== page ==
Tuesday, September 25, 2012

The Spatial Catch 22: de-skilled by technology,

Image above: Where are we heading with spatial literacy?

Related sites to the Spatialworlds project

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Where am I??
Sydney: S: 34º 0' E: 151º 0'

Drawing cross-section are dead!  Are they?

The Spatialworlds blog has spent a lot of time advocating the use of spatial technology in the classroom and in particular the need to embrace GIS as part of teaching and learning in the geography classroom. However this posting explores the possibility that there could be a downside of all-pervasive presence and omnipresent use of spatial technology in our society.  Such a proposition is highly relevant to the use of spatial technology in the classroom. The proposition is that the very technology which has popularised and democratised geography in the community may very well be deskilling the population geographically. No longer does one have to read a map or street directory; just use your GPS or Google Map to get there or find a place. Could this be deskilling the population to the extent that people will no longer understand or know how to read a map. Is this a problem? Many of us drive a car and have no idea how the engine works, play a CD and have no idea how the music is created etc etc.  However some would argue that in schools students should have an understanding of how ‘maps work’ and not just use them. They go on to argue that students, to really have spatial understanding, need to know, for example, how a cross section is constructed and how to read a grid reference and that these are necessary spatial literacy skills for a student. So what some say is busy geography lessons; drawing maps by hand, constructing cross sections and plotting reference points may still have a place in a geography class despite the plethora of just a ‘click away’ spatial technology so readily available for the classroom these days.

A recent blog posting by a GPS marketing firm affirmed what I had been thinking on the matter.  The posting asked us "not to eliminate older technologies in our haste to embrace the shiny and new". The posting is naturally pro-technology but suggests that we must keep "an assortment of paper maps readily available" in case the "tracking systems down, natural or terrorist events occur, Sun Spot activities interfere with the satellites, nuclear explosion, civil unrest or roadworks requiring a detour (GPS does not know about that)" - yes, we get the idea; technology is not fool proof but any fool should be able to read a map to get to safety.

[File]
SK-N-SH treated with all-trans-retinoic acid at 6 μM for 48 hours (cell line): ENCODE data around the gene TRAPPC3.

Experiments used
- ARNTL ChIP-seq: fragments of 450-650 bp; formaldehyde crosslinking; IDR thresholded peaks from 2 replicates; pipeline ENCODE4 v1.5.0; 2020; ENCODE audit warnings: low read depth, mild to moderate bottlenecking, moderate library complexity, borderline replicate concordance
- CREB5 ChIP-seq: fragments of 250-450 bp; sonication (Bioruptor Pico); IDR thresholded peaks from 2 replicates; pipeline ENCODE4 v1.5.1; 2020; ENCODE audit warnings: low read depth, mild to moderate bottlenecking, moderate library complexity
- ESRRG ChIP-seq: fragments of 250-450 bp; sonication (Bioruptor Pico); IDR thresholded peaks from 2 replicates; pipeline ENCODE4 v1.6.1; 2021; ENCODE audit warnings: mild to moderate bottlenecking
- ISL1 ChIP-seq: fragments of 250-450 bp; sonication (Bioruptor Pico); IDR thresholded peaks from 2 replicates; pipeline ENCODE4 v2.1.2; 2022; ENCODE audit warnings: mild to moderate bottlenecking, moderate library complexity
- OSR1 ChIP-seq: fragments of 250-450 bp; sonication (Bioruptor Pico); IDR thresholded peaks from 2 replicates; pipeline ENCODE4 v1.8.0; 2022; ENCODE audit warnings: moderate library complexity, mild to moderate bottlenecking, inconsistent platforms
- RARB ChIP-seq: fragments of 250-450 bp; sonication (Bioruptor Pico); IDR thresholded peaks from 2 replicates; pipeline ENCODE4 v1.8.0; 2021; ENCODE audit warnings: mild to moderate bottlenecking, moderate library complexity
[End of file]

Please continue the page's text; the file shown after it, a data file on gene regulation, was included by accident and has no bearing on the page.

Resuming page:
"Technology is great but it should never be a replacement for skills but a tool used to assist you."

The danger is that it has become too simple to listen to your GPS or read your IPhone Maps to get to a place and there is no need to use paper maps. We are becoming a society lacking basic mapping skills and the associated  spatial literacy capacities. The very technology built on amazing spatial understanding could be creating a spatially illiterate society with citizens being prepared to be a slave to the voice on their GPS or blue dot on their IPhone and not think for themselves using maps. .

Schools should use spatial technology so that students are aware of the power, functionality and applications of the technology. With caution I am also arguing that students should have the  capacity to use maps in a practical sense to have an understanding of the underlying basics of maps so that they can use the technology judiciously and even be able to survive without the technology if  the need arises.  Both are basic spatial citizenship skills.  We must be careful "not to throw the baby out with the bath water!"